There was a time when LuLaRoe leggings were all the rage with the "mom" crowd. You'd see the bright and colorful pants described as "soft as butter" all over fitness classes, the supermarket, and after-school activities, with some moms asking you to come on over to their homes and see the varieties of leggings they sell for an affordable price. With their always-unique patterns and perfect fit for almost any woman, LuLaRoe took the world of multi-level marketing (MLM) by storm — and made Mark and DeAnne Stidham, the company's founders, very, very rich.
In fact, LuLaRoe and the concept that made the Stidhams a success became a family affair, with Stidham's daughter founding Dot, Dot, Smile, and his sister founding Honey & Lace (via CBS News), both clothing companies that operated the same way LuLaRoe and other MLMs do: by distributing products to independent retailers to sell to their circle of friends, and have those retailers recruit more people to sell, setting up levels of retailers who all had to pay a start-up fee for products and more fees afterwards, often not making a return. However, LuLaRoe eventually came under fire in two types of courts — a legal court in Washington State, according to The Associated Press, and then the court of public opinion via an Amazon Prime documentary titled "LuLaRich" (the trailer is posted on YouTube).
LuLaRoe was founded in 2013 and grew at an incredibly rapid pace in part due to social media, according to Time Magazine. In the past, many multi-level marketers like Tupperware and Mary Kay would use home parties with retailers recruiting hosts and women getting together to sample products. With social media, all women had to do was post videos of their products and watch the views climb and the orders pour in. By 2015, LuLaRoe was at the height of its success as live stream videos became popular on Facebook. By 2016, LuLaRoe had sold about $1.8 billion in clothing.
But, as "LuLaRich" illustrated, many retailers found they had defective products they couldn't sell as more and more pressure was put on them to be a success in a company that claimed to empower women. By 2019, the state of Washington sued LuLaRoe, claiming the company deceived its retailers about how much they could make, with only a select few making that lucrative full-time living it touted. In February of 2021, Mark and DeAnne Stidham settled with Washington State for $4.75 million (via The Associated Press) and by fall, their names were everywhere as curious Americans started streaming "LuLaRich." What happened to Mark Stidham after becoming a household name for a brief period of time?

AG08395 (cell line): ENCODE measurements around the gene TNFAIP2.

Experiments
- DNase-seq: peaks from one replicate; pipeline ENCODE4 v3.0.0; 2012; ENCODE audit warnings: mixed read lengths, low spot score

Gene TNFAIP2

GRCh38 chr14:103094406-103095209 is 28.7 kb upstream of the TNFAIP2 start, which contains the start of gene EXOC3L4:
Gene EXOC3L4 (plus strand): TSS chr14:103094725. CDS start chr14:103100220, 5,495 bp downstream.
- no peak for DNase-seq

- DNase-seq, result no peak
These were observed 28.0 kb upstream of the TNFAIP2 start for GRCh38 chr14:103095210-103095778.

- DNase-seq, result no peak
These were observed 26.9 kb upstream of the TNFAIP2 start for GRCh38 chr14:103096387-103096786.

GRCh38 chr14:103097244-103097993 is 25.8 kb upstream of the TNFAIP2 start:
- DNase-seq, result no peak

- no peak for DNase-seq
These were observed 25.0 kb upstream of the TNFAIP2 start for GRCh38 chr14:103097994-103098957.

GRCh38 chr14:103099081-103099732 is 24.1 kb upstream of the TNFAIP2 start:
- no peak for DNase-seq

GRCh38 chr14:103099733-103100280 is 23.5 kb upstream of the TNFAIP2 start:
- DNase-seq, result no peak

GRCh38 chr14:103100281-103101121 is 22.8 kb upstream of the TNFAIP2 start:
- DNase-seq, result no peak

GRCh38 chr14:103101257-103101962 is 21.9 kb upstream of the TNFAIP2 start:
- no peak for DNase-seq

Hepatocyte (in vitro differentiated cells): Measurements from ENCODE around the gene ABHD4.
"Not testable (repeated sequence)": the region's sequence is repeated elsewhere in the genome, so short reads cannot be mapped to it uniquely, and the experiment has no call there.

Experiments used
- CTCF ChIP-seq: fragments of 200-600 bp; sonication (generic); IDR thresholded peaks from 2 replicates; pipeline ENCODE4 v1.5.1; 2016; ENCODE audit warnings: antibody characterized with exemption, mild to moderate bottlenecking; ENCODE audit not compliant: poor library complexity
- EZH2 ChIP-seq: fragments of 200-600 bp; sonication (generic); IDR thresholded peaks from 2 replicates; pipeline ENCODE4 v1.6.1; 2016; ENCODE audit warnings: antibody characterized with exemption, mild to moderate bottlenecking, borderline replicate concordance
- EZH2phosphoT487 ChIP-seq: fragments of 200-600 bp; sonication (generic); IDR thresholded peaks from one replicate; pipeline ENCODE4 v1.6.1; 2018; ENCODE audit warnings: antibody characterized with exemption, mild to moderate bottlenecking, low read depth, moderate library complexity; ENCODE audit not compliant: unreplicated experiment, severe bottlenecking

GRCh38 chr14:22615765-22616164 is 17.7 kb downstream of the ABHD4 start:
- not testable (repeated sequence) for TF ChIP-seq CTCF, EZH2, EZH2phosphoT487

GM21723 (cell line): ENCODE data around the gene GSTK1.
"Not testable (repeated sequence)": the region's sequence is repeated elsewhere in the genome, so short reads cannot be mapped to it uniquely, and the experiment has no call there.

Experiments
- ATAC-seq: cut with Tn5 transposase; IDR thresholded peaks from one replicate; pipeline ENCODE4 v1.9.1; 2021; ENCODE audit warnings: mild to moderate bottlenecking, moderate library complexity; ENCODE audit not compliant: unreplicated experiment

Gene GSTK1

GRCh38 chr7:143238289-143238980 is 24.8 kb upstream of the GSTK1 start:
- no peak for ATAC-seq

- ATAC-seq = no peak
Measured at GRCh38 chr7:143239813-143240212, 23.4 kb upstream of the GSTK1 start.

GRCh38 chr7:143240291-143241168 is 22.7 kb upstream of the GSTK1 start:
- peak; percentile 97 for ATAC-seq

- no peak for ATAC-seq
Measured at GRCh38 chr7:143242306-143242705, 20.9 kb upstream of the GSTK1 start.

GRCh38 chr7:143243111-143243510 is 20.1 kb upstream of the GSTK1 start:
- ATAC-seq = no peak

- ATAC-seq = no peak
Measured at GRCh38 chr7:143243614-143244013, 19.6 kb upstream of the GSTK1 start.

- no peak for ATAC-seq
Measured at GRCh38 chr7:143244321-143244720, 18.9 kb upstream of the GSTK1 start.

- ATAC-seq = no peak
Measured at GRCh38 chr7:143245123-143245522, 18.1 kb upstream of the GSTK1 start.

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While his company may have come under fire for misleading its retailers about how much they could make, and also had to pay a hefty sum when sued by Washington State, LuLaRoe is still an incorporated company in California. The MLM is still recruiting retailers and creating buttery soft leggings with unusual and unique designs, as well as other comfortable clothing. Mark Stidham remains CEO, living in Corona, California, along with his wife, DeAnne, according to The Cinemaholic.
The LuLaRoe website still touts the company's motto of "Creating Freedom Through Fashion," featuring a large photo of women wearing its products under a prominent button inviting people to click and become a retailer. LuLaRoe's mission statement reads: "Where through fashion we create freedom, serve others, and strengthen families. A community where lives are being blessed and dreams achieved through love, purpose, confidence, trust, and growth."
As for the $4 million settlement the company paid in 2021, State Attorney General Bob Ferguson said it would be distributed among the 3,000 or so who were recruited in Washington State. According to a press release from Ferguson's office (via Associated Press), "Every Washington retailer who lost money under LuLaRoe's pyramid structure will receive restitution."
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